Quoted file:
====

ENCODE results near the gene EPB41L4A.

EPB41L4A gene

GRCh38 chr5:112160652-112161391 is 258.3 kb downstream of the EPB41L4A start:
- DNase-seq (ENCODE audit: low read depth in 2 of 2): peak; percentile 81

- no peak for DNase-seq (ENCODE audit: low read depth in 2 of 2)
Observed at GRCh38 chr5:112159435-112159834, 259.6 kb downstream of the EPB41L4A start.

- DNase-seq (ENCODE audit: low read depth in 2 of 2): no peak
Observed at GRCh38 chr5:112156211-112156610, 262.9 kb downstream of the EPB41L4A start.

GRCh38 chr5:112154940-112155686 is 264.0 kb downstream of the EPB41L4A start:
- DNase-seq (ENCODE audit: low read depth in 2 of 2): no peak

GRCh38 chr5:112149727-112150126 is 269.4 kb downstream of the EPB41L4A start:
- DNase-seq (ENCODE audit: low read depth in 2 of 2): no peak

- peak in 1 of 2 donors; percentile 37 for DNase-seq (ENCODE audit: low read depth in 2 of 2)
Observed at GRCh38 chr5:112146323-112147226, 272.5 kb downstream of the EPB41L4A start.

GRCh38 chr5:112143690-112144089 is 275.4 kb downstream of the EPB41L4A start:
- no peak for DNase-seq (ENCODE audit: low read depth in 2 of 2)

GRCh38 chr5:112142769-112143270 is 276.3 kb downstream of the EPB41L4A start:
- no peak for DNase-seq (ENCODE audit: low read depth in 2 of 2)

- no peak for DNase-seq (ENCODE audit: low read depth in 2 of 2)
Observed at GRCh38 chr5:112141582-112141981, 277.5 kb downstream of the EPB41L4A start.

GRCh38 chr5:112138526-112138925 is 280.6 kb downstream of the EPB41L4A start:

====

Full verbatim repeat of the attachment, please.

ENCODE results near the gene EPB41L4A.

EPB41L4A gene

GRCh38 chr5:112160652-112161391 is 258.3 kb downstream of the EPB41L4A start:
- DNase-seq (ENCODE audit: low read depth in 2 of 2): peak; percentile 81

- no peak for DNase-seq (ENCODE audit: low read depth in 2 of 2)
Observed at GRCh38 chr5:112159435-112159834, 259.6 kb downstream of the EPB41L4A start.

- DNase-seq (ENCODE audit: low read depth in 2 of 2): no peak
Observed at GRCh38 chr5:112156211-112156610, 262.9 kb downstream of the EPB41L4A start.

GRCh38 chr5:112154940-112155686 is 264.0 kb downstream of the EPB41L4A start:
- DNase-seq (ENCODE audit: low read depth in 2 of 2): no peak

GRCh38 chr5:112149727-112150126 is 269.4 kb downstream of the EPB41L4A start:
- DNase-seq (ENCODE audit: low read depth in 2 of 2): no peak

- peak in 1 of 2 donors; percentile 37 for DNase-seq (ENCODE audit: low read depth in 2 of 2)
Observed at GRCh38 chr5:112146323-112147226, 272.5 kb downstream of the EPB41L4A start.

GRCh38 chr5:112143690-112144089 is 275.4 kb downstream of the EPB41L4A start:
- no peak for DNase-seq (ENCODE audit: low read depth in 2 of 2)

GRCh38 chr5:112142769-112143270 is 276.3 kb downstream of the EPB41L4A start:
- no peak for DNase-seq (ENCODE audit: low read depth in 2 of 2)

- no peak for DNase-seq (ENCODE audit: low read depth in 2 of 2)
Observed at GRCh38 chr5:112141582-112141981, 277.5 kb downstream of the EPB41L4A start.

GRCh38 chr5:112138526-112138925 is 280.6 kb downstream of the EPB41L4A start: